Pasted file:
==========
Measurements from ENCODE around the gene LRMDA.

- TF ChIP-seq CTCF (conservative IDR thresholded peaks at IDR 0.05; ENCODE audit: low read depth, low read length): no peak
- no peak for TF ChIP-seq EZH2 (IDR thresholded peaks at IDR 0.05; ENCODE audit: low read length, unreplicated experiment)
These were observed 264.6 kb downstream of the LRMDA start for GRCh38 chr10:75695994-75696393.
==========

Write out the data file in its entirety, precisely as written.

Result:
Measurements from ENCODE around the gene LRMDA.

- TF ChIP-seq CTCF (conservative IDR thresholded peaks at IDR 0.05; ENCODE audit: low read depth, low read length): no peak
- no peak for TF ChIP-seq EZH2 (IDR thresholded peaks at IDR 0.05; ENCODE audit: low read length, unreplicated experiment)
These were observed 264.6 kb downstream of the LRMDA start for GRCh38 chr10:75695994-75696393.